Bush Rebuts Democrats’ Medicare ‘Raid’ Charge
President Bush yesterday "defended" his 10-year, $1.35 trillion tax cut amid criticism from Democrats that the plan has "imperiled" the Medicare Part A and Social Security trust funds, the AP/Richmond Times Dispatch reports (AP/Richmond Times-Dispatch, 8/22). The White House Office of Management and Budget today will release new FY 2001 budget estimates that are expected to project a $158 billion surplus, down from the $281 billion estimated earlier this year (Goldstein, Washington Post, 8/22). However, excluding Social Security, the projections will likely "show that the Medicare surplus -- like all but about $1 billion of the rest of the general-revenue surplus -- is gone," the AP/Times-Dispatch reports (AP/Richmond Times-Dispatch, 8/22). The Congressional Budget Office next week will release an FY 2001 budget estimate that is expected to "take a more pessimistic view" of FY 2002 than the OMB's figures (Godfrey, Washington Times, 8/22).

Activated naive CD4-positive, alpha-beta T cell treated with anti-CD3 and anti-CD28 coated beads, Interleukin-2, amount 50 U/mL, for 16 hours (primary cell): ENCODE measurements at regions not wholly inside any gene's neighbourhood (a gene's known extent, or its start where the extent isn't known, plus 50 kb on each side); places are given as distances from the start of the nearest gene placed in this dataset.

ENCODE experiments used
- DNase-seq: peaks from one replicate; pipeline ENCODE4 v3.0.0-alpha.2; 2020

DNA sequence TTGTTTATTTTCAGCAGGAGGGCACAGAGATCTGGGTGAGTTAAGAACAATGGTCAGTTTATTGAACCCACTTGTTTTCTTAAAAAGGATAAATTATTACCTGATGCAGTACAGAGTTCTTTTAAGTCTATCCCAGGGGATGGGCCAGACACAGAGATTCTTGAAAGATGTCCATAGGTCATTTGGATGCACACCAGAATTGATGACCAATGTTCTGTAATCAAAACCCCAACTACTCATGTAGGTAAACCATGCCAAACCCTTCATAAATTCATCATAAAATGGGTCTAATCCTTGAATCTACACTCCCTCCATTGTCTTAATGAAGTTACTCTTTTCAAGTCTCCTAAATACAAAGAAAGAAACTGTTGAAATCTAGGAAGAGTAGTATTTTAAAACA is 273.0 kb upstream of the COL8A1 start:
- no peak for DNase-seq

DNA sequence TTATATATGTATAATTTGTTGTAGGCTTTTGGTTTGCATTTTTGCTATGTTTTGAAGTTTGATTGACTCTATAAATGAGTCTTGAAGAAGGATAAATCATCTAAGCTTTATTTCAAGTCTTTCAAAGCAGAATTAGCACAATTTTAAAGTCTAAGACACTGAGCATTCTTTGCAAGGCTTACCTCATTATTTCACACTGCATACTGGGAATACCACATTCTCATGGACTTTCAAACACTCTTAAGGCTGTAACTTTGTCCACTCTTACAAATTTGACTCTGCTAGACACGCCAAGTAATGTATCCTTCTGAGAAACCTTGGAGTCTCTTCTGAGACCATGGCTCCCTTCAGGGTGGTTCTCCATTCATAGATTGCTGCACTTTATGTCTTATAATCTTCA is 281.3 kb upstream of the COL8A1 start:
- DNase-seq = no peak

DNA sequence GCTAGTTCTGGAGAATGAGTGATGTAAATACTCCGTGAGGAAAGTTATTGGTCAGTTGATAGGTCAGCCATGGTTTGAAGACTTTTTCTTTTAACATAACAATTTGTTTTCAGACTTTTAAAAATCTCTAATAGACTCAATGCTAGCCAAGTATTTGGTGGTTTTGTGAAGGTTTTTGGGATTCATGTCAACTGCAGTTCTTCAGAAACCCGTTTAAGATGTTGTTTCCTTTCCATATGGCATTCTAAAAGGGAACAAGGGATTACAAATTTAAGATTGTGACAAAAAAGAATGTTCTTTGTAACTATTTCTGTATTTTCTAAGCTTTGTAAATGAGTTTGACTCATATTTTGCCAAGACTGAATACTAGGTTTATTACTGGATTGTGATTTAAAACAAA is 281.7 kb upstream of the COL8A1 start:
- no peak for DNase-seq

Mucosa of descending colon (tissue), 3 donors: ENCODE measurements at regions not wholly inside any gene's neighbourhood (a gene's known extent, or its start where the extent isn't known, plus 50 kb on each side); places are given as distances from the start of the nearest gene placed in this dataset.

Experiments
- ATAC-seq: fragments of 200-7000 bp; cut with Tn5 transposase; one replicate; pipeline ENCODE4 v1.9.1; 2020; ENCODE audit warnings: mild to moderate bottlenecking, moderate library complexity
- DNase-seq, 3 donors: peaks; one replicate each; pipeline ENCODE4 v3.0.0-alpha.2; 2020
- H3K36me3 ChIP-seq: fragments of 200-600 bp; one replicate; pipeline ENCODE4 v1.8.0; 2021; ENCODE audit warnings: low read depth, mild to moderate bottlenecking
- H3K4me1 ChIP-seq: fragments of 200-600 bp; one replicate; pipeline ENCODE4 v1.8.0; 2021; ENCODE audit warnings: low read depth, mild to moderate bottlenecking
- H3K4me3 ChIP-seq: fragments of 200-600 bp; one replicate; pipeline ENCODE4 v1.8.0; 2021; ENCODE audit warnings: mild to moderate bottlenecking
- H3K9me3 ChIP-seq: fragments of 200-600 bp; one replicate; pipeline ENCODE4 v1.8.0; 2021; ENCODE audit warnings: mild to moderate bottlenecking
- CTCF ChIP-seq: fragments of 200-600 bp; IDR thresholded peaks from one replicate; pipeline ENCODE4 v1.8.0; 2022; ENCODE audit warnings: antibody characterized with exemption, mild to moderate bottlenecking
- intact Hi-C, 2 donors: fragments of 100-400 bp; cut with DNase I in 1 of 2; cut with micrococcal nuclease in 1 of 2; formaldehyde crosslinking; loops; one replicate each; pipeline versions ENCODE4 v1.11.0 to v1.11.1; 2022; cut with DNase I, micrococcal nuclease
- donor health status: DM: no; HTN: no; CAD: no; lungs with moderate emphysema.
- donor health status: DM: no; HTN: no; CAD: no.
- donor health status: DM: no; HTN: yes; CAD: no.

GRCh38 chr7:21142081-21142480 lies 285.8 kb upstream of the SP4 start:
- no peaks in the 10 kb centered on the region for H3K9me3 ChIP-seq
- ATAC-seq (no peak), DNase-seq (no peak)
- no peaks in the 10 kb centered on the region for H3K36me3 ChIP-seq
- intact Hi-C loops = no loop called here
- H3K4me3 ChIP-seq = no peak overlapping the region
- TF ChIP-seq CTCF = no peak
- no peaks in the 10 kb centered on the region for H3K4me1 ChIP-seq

Bush yesterday "swore" that "every dime that comes into Medicare will be spent on Medicare," adding, "We're going to make sure additional spending doesn't cut into essential programs like Social Security and Medicare" (AP/Richmond Times-Dispatch, 8/22). White House counselor Karen Hughes "insist[ed]" that the "Medicare trust fund is fully funded" (Sammon, Washington Times, 8/22). However, Hughes said that Bush used funds in Medicare Part A, which funds hospital, home health, skilled nursing facility and hospice care, to cover a deficit in Medicare Part B, which funds doctors' bills and other outpatient expenses (AP/Investor's Business Daily, 8/22). Although Democrats "insist" that the government should not use Part A funds to cover other costs, the Bush administration "argues" that "it is appropriate" to use the Part A funds to "offset" costs in Part B and to establish a future Medicare prescription drug benefit (Brownstein, Los Angeles Times, 8/22).This is part of the California Healthline Daily Edition, a summary of health policy coverage from major news organizations. Sign up for an email subscription.